Trask is coming off his best game, even with a few dicey throws in harm’s way. Jones and Ridder have been success stories this season; both are on the rise as prospects.

For whatever QB prospects have disappointed this season, the 2021 class at the position looks highly promising. Perhaps we get four quarterbacks in the top 10 even, with Lawrence, Fields, Wilson and maybe Lance.

After that, there are three more who could land in the late-first-to-early-second range. Since the 2017 NFL draft, we’ve had three or more quarterbacks land in the top 15 selections every year. All signs point to 2021 being the same.

Not all of them will work out, of course. But we suspect teams won’t be dramatically reaching for QB prospects when they take them high next spring.

Miami QB D’Eriq King

His quest to be an NFL quarterback still has some big hurdles. But on Saturday against North Carolina State, we saw a very confident thrower who was thriving with the placement of his deep balls.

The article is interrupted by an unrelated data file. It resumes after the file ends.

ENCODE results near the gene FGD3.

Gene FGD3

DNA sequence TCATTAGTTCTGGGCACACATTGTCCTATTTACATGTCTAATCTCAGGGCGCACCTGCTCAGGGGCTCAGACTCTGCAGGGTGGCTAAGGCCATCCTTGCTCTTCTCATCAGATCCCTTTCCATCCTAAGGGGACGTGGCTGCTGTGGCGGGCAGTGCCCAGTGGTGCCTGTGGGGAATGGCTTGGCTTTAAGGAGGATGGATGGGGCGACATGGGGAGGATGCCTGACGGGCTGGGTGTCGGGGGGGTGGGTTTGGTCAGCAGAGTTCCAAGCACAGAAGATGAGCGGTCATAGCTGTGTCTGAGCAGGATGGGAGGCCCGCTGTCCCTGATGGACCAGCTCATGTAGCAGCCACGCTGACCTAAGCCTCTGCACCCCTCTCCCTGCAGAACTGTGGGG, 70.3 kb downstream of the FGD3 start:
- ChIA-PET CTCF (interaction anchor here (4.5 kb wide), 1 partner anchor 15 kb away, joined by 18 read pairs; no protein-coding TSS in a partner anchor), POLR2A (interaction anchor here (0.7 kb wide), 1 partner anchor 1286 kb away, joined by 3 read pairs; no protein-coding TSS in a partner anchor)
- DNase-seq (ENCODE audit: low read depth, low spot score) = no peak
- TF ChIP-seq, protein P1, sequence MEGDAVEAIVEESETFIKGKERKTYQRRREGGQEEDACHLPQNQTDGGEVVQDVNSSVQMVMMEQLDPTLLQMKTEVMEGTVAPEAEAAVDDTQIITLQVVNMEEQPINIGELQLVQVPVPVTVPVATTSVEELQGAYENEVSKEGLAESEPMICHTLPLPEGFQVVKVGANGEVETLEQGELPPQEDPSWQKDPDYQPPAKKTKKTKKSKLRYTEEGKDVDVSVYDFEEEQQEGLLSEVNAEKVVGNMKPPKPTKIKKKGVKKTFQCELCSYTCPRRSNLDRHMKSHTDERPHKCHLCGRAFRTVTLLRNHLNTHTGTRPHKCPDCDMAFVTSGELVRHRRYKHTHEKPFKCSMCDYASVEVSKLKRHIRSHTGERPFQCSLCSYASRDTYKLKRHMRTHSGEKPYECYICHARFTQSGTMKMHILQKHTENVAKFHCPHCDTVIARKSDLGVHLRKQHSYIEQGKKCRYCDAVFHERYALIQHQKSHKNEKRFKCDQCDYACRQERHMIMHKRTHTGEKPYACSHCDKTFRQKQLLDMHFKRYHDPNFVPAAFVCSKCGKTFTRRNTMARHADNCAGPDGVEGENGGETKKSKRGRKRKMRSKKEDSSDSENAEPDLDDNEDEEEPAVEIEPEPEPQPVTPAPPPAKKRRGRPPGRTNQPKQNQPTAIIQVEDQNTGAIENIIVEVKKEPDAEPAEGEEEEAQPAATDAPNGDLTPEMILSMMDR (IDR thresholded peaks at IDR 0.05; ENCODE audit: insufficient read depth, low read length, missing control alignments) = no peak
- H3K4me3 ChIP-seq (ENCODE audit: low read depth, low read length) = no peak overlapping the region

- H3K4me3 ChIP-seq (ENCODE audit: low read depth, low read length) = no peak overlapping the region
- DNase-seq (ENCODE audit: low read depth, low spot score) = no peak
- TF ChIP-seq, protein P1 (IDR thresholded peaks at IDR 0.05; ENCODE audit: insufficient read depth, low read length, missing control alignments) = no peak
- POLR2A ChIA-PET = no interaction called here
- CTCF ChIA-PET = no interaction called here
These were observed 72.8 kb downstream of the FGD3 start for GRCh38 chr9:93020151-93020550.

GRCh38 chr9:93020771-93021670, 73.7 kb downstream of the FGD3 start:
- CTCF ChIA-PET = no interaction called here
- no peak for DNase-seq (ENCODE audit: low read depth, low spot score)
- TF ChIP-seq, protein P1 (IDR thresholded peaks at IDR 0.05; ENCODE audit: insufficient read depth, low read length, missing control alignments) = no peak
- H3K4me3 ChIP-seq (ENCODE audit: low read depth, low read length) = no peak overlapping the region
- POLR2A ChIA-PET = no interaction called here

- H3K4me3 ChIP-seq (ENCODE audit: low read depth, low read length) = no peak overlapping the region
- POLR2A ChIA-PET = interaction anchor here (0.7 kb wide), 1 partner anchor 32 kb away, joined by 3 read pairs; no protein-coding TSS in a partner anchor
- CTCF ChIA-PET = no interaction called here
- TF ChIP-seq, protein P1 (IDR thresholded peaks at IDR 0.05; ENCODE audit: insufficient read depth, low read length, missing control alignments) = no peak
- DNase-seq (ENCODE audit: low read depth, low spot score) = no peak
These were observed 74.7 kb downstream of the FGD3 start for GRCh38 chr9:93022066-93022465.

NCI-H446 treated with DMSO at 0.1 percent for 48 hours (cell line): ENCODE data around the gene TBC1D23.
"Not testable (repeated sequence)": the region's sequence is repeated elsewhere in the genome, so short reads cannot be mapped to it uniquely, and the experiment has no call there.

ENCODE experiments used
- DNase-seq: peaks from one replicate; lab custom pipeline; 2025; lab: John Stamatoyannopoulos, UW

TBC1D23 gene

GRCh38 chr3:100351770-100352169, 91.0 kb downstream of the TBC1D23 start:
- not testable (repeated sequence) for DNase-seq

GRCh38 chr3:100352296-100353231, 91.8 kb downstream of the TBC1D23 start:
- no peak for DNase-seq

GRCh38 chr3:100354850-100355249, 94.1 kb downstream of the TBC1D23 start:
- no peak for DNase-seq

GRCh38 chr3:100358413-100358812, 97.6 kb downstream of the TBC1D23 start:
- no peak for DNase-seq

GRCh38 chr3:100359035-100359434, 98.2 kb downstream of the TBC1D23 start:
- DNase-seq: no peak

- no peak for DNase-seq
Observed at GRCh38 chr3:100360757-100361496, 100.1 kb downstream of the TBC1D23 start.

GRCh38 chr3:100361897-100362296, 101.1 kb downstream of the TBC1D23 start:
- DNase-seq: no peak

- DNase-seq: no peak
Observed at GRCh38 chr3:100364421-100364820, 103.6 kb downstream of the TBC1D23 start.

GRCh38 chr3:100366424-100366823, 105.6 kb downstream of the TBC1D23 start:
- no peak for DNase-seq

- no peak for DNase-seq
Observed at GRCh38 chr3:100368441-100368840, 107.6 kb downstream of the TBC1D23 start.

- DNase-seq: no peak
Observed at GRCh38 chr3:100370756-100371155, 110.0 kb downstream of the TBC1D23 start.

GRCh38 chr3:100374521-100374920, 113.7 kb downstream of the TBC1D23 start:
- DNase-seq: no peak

King’s passes came out on time, and they were dropped in the bread basket more often than not, allowing the receivers to catch them without breaking stride. Two of his best throws were his second TD pass of the game on a “go” route (where King was hit on the facemask right as he threw) and on a pretty slot fade TD throw on a little “smash” concept against two-high coverage to give the Hurricanes a 21-14 lead.

Miami quarterback D'Eriq King (1) accounted for six TDs against North Carolina State. (Ethan Hyman/The News & Observer via AP, Pool)
Miami quarterback D'Eriq King (1) accounted for six TDs against North Carolina State. (Ethan Hyman/The News & Observer via AP, Pool)